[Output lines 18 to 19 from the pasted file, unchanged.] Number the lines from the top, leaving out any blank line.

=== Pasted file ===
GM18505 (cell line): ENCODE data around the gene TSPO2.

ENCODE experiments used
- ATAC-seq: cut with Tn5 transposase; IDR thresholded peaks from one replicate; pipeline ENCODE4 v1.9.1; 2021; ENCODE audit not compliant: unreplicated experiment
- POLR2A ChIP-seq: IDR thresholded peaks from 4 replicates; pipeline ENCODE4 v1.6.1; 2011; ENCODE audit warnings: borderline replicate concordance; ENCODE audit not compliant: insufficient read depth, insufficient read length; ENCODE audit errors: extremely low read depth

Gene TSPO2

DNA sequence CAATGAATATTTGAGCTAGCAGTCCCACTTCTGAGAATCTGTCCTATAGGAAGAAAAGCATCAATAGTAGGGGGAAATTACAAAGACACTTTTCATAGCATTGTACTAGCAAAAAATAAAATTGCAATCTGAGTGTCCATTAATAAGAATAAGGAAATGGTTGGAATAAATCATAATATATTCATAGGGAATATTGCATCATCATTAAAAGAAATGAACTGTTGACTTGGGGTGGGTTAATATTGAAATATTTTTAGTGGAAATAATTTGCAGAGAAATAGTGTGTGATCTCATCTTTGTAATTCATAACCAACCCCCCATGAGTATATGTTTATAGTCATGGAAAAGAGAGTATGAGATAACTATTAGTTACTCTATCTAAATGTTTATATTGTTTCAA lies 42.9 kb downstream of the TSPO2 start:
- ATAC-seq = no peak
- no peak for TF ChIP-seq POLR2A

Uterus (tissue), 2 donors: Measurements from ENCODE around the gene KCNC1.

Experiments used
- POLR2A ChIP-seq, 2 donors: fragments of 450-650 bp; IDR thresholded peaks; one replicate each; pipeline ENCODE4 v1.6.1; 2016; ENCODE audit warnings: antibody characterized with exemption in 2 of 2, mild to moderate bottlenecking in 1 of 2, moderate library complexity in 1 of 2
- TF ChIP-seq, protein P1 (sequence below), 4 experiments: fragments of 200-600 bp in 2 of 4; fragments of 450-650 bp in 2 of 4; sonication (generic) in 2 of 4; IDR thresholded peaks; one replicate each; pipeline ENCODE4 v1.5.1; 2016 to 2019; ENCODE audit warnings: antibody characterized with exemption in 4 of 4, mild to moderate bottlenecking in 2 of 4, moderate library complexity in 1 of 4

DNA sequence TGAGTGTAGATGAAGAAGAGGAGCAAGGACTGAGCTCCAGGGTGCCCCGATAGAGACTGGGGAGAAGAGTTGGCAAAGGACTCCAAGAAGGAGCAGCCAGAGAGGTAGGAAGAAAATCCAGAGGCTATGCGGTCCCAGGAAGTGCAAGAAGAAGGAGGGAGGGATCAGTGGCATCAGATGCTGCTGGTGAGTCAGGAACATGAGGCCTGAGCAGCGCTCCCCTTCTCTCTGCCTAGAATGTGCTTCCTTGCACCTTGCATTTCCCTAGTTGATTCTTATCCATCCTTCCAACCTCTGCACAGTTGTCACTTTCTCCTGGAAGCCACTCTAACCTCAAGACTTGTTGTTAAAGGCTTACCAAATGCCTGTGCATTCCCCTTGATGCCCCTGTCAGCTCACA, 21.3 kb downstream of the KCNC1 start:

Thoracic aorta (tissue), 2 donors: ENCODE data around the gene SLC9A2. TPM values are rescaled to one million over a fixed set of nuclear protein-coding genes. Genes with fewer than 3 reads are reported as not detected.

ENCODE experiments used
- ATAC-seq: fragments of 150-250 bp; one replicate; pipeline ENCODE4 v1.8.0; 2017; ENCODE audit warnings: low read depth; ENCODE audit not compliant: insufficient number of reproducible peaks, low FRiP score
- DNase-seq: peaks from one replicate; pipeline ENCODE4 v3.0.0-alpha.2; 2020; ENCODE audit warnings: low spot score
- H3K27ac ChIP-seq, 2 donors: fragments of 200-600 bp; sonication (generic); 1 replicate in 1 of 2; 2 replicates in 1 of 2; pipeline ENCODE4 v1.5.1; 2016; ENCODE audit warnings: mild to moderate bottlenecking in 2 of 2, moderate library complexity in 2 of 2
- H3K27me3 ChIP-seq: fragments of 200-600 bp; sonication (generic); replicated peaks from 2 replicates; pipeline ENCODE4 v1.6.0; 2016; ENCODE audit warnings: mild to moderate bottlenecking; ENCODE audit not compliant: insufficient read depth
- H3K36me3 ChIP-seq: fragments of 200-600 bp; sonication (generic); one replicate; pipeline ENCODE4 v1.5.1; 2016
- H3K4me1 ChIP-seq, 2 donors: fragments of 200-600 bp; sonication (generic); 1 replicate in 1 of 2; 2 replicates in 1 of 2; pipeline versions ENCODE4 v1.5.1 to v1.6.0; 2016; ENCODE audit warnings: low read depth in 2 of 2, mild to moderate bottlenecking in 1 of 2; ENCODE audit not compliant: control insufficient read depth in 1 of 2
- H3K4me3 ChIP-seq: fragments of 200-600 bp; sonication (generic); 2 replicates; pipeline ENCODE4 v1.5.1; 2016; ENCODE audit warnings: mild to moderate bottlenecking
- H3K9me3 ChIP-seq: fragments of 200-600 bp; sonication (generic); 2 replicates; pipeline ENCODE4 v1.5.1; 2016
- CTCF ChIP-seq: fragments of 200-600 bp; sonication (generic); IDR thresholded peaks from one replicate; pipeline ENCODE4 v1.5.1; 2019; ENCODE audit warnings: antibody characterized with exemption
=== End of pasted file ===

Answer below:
- H3K27ac ChIP-seq, 2 donors: fragments of 200-600 bp; sonication (generic); 1 replicate in 1 of 2; 2 replicates in 1 of 2; pipeline ENCODE4 v1.5.1; 2016; ENCODE audit warnings: mild to moderate bottlenecking in 2 of 2, moderate library complexity in 2 of 2
- H3K27me3 ChIP-seq: fragments of 200-600 bp; sonication (generic); replicated peaks from 2 replicates; pipeline ENCODE4 v1.6.0; 2016; ENCODE audit warnings: mild to moderate bottlenecking; ENCODE audit not compliant: insufficient read depth